(2010/09/10 23:48), James Cox wrote:
> Urabe,

Hi.

>> 1) Being able to do "gem update" on stdlibs seems to be a good thing to have.
>> I'm not against on that point now.

May I emphasize this again?  I think I'm not your enemy.

>> 2-1) Not all of ruby users use gem.  A Linux system without internet
>> connection might not be practical, but a ruby installation without one is a
>> real usage today.
>>
> 
> But, our make script can gather the gems - perhaps a call to
> rubygems.org and grab  a manifest or package of blessed libs, then put
> them into the release tarball. As Ryan and others have pointed out,
> it's then a matter of calling gem install blessed/*.gem - not an
> operation that should require the internet.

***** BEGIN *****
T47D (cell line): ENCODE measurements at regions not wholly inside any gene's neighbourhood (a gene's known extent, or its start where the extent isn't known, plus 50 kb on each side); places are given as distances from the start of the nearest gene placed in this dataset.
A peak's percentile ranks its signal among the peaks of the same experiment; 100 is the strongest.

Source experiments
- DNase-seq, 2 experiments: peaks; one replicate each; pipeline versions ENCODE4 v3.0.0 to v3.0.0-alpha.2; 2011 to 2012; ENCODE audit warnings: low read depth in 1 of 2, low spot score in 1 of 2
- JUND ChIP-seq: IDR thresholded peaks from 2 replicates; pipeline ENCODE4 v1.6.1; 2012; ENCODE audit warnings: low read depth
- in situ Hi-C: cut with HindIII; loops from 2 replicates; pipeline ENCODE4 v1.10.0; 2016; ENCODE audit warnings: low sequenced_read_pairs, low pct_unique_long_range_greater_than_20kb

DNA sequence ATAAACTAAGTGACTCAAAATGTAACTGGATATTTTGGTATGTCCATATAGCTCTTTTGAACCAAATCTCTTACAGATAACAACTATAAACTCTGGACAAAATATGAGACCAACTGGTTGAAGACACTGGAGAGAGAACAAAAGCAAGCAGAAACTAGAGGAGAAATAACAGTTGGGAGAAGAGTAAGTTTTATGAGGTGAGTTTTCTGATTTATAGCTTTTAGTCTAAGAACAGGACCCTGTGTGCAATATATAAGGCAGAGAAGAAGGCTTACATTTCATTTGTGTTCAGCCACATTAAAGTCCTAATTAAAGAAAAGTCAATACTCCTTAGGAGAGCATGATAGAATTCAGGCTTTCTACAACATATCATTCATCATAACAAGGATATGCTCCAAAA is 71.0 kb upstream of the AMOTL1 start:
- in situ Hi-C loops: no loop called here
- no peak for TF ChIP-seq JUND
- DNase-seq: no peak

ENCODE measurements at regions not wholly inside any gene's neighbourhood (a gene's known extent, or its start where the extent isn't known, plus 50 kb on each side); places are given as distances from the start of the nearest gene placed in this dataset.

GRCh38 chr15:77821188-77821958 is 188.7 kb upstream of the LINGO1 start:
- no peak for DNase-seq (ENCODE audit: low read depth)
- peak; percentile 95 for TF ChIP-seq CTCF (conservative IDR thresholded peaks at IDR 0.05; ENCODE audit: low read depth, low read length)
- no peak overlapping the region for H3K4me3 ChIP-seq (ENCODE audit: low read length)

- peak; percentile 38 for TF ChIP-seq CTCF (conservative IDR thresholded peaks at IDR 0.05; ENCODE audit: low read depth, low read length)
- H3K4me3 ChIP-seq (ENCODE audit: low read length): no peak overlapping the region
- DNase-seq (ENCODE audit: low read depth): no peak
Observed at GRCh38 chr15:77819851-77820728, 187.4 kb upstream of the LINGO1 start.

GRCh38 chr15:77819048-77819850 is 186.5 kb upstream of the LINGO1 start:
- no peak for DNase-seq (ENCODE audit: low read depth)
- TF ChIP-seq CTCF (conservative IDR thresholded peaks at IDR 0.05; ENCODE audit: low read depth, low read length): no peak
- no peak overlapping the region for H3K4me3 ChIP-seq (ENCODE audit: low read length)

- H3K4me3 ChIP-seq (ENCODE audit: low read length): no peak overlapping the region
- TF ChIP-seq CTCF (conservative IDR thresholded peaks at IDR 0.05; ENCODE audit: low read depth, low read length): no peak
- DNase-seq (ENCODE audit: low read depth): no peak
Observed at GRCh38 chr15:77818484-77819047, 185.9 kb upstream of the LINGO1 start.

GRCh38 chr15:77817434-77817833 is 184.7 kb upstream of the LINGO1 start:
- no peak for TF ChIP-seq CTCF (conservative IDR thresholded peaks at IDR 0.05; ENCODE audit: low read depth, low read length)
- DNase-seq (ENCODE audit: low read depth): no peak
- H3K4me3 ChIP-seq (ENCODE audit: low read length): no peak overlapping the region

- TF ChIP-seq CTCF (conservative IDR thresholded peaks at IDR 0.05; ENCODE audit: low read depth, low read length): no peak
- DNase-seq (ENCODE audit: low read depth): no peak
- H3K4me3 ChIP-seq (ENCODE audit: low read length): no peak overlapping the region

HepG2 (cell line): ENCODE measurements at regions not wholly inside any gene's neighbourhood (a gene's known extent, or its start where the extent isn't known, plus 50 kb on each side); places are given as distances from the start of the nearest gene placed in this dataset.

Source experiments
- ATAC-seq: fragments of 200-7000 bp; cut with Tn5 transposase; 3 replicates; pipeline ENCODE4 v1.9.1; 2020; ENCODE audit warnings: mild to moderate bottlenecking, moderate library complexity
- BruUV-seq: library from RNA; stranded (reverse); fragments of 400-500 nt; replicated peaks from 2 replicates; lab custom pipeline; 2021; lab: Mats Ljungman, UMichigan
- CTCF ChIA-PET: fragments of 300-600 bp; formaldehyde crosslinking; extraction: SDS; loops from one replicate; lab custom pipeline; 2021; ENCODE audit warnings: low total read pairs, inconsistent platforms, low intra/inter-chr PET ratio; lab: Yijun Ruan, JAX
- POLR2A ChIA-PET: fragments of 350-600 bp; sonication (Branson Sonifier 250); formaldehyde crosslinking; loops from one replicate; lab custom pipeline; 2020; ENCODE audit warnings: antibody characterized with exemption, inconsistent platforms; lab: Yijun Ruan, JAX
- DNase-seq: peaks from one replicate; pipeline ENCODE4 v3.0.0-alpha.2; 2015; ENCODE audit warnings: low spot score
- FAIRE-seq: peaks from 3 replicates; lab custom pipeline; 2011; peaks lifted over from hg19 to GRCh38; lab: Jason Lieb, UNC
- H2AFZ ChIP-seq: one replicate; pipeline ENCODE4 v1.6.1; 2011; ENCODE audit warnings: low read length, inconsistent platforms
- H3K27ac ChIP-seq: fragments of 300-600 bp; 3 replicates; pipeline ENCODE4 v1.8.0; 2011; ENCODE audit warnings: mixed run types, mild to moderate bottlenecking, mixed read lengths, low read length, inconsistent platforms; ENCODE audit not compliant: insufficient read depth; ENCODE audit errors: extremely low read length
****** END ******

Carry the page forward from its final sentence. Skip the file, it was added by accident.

Yes, that's exactly what I need to distribute on our site.  Creating one is
fairly easy as you wrote.  I don't understand why people are against for core
team to have such things.

>> 2-2) I don't think we (core team) can handle occasional updates of such gems
>> like Debian does.  We ought to miss something.
>>
> I think the core team can do what a good core team should: delegate.
> Once there's a list of blessed gems, it's up to those maintainers to
> ensure that their code is ready to release as per the RM's
> instructions. This sort of thing could easily be built into
> rubygems.org if desired - a tool to track gems ready for packaging.

Excuse me, but (at least) I'm talking about a security issue.

As far as we distribute a lib its security issue shall be reported to us, and
will be handed in a carefully built secure channel to a reporter of it.  Open
collaboration tools such as rubygems.org are not suited for this purpose.
Delegation wouldn't help this area.  That's the headache I'm talking about;
it's not a technical hurdle but a matter of communication cost (in a
cryptographically strict way).